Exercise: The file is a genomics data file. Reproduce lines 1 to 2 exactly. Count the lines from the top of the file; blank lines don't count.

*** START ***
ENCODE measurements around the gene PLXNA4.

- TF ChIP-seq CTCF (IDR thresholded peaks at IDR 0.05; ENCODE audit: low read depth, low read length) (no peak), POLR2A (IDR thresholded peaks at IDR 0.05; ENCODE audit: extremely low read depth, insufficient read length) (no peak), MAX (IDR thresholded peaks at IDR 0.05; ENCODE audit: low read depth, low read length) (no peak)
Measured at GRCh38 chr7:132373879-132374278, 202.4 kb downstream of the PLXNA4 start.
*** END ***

ENCODE measurements around the gene PLXNA4.

- TF ChIP-seq CTCF (IDR thresholded peaks at IDR 0.05; ENCODE audit: low read depth, low read length) (no peak), POLR2A (IDR thresholded peaks at IDR 0.05; ENCODE audit: extremely low read depth, insufficient read length) (no peak), MAX (IDR thresholded peaks at IDR 0.05; ENCODE audit: low read depth, low read length) (no peak)